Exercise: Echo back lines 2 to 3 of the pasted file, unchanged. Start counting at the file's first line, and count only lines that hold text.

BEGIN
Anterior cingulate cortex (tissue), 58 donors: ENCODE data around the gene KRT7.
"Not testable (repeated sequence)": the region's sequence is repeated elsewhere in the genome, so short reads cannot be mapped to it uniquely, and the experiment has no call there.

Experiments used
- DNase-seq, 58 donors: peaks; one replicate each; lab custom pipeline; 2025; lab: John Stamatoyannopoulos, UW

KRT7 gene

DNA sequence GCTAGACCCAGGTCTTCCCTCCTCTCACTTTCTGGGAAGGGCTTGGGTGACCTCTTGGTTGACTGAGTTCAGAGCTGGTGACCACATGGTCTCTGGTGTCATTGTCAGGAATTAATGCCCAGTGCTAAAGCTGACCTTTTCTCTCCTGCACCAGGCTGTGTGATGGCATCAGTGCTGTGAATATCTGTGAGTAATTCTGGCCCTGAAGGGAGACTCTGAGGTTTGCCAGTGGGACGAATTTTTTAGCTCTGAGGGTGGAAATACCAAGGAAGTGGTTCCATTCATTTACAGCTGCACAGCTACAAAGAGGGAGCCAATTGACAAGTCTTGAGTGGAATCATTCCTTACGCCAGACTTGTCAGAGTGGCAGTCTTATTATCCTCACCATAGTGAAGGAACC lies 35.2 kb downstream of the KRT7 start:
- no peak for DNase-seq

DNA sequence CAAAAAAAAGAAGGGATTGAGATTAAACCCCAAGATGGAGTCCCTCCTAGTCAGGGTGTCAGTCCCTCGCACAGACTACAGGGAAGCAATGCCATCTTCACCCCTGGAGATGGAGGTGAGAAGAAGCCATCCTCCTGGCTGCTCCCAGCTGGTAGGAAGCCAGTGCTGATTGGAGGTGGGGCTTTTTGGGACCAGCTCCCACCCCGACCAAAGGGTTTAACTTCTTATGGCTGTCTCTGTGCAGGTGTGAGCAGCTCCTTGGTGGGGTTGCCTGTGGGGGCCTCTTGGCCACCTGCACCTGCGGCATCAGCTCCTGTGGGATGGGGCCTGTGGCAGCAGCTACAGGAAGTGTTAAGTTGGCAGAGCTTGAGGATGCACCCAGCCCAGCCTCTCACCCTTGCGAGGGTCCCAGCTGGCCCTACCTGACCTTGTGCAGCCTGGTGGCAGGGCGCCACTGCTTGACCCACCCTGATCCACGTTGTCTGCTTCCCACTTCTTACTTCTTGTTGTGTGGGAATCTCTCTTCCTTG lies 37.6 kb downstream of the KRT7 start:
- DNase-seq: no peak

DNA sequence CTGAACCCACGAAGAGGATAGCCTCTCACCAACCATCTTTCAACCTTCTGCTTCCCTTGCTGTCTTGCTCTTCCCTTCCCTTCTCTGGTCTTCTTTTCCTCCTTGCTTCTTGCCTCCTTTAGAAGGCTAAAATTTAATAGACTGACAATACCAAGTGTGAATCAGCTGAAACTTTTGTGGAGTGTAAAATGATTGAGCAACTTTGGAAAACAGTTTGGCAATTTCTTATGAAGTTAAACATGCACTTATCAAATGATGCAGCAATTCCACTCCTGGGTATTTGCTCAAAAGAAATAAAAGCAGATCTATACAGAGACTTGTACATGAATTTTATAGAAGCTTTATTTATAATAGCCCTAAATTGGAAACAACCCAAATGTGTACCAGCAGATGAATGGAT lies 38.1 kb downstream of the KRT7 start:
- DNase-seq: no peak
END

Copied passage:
"Not testable (repeated sequence)": the region's sequence is repeated elsewhere in the genome, so short reads cannot be mapped to it uniquely, and the experiment has no call there.

Experiments used